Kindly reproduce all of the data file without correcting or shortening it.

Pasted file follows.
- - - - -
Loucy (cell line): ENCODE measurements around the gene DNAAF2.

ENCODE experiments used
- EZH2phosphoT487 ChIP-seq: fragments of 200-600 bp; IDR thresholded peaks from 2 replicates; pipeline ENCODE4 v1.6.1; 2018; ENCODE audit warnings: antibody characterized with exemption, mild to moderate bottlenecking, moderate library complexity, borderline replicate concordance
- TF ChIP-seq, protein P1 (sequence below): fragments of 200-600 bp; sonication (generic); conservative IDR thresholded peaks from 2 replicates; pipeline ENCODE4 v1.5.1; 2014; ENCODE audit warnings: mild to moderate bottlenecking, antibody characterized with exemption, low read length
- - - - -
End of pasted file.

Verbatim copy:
Loucy (cell line): ENCODE measurements around the gene DNAAF2.

ENCODE experiments used
- EZH2phosphoT487 ChIP-seq: fragments of 200-600 bp; IDR thresholded peaks from 2 replicates; pipeline ENCODE4 v1.6.1; 2018; ENCODE audit warnings: antibody characterized with exemption, mild to moderate bottlenecking, moderate library complexity, borderline replicate concordance
- TF ChIP-seq, protein P1 (sequence below): fragments of 200-600 bp; sonication (generic); conservative IDR thresholded peaks from 2 replicates; pipeline ENCODE4 v1.5.1; 2014; ENCODE audit warnings: mild to moderate bottlenecking, antibody characterized with exemption, low read length